The freelancer’s biggest fear has been realized: To be unable to commit to projects due to an unpredictable sickness. Except with COVID-19, this fear has escalated to an industry-wide scale. For freelance creatives, financial security has never been more compromised. Canceled events, rapidly fluctuating deliverables, no benefits and, worst of all, moved payroll. This is now the freelance creative’s reality.
So far I’ve lost nearly 1k in earnings due to #COVID19 canceled events. I can weather these because I also have a teaching job.
Many people in the gig economy, or those that require in-person events for sales (ex: artists) may not be able to. What will be done to support them?
— Kaeli Swift, Ph.D. (@corvidresearch) March 11, 2020
In a pandemic, there is no corporate structure extending healthcare or regular payment to a freelancer. With work opportunities dwindling for creative gig workers, content creators and other project-based artists, a freelancer’s career has just gone from exciting spontaneity to worrying uncertainty. There is no assurance as to when it will be safe to produce gigs, shows or events again. All of the people working from the top down will have lost their income: event organizers, graphic designers, performers, photographers—everyone. For every canceled or postponed program, there are hundreds if not thousands of paychecks that were expected but, in the end, won’t be received.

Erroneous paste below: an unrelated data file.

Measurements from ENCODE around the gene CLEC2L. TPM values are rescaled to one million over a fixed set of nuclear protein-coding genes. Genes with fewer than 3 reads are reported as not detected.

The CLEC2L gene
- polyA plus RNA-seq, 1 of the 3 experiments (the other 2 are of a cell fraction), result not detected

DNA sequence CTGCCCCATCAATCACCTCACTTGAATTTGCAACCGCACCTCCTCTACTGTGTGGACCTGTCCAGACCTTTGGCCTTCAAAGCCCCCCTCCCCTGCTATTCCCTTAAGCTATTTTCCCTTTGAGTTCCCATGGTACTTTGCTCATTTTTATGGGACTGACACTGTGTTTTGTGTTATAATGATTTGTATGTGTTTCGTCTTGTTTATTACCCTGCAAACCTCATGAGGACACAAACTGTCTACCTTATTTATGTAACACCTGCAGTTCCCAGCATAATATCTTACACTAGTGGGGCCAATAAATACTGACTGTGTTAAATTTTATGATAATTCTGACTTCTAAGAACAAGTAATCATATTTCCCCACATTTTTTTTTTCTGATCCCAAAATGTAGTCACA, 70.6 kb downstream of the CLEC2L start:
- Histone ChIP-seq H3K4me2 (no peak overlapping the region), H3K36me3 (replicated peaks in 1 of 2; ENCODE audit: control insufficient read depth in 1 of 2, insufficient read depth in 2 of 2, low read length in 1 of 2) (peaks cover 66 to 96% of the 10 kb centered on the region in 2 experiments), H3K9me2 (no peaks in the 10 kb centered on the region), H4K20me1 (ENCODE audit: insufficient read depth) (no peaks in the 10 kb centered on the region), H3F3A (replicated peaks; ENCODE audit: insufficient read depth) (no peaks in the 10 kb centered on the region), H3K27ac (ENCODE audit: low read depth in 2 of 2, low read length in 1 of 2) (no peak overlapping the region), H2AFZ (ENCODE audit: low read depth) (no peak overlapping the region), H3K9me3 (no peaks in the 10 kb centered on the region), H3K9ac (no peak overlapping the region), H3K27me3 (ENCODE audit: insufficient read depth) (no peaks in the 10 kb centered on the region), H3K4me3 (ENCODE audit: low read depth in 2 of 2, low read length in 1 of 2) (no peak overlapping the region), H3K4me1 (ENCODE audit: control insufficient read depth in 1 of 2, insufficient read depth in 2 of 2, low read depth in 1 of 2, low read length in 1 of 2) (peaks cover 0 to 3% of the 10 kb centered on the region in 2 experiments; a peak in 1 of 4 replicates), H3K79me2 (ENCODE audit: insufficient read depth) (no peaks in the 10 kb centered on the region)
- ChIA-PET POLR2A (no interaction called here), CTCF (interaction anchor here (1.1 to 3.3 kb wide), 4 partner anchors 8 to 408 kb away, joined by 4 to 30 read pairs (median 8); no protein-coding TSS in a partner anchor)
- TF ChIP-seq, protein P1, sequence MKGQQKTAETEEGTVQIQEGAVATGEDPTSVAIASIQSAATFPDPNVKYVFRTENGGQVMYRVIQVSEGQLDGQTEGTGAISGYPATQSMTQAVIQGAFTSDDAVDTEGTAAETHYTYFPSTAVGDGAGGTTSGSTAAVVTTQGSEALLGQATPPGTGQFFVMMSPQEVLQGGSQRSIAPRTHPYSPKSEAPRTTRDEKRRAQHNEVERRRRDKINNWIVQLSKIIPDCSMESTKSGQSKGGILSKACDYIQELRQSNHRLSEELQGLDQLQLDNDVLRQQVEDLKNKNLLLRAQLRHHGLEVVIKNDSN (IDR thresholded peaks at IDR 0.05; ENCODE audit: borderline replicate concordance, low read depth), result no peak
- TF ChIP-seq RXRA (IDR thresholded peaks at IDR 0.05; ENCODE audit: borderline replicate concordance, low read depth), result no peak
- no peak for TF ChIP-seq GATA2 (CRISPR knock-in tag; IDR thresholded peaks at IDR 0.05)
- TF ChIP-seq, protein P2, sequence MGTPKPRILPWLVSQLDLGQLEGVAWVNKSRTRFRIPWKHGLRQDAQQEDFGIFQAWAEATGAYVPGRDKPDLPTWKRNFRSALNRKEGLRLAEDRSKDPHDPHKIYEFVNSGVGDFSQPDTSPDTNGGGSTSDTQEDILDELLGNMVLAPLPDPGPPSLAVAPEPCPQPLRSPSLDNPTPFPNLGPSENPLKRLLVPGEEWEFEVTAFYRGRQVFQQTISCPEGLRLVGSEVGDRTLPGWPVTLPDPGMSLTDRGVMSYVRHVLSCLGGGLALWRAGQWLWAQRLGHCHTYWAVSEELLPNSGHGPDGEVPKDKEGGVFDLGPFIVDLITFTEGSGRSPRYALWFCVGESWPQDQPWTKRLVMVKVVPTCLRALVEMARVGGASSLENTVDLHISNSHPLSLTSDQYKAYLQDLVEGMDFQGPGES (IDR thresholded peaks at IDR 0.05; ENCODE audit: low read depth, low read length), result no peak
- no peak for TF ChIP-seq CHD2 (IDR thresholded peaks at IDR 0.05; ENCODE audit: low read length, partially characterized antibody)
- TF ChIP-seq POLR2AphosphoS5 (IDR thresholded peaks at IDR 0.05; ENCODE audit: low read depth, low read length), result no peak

For every canceled or postponed program, there are hundreds if not thousands of paychecks that were expected but, in the end, won’t be received.
Everything freezes, except for the amount of supplies and savings which will slowly dwindle down. Art foundations, cultural agencies and other creative industry labor unions can play a huge part in coming up with ways to make sure our freelancers—who work tirelessly to enable these institutions—survive this outbreak.
For now, at least there have been efforts on the side of utility providers and certain services to move their payment deadlines and save everyone some time to regain their lost income. Saving can be a tricky business for freelancers (as there is no controlled amount of income earned on a monthly basis), but if we all do our part to avoid further contamination, everyone—not just creatives—will be able to get back to their livelihoods.
Art by Zaila Mae Urmeneta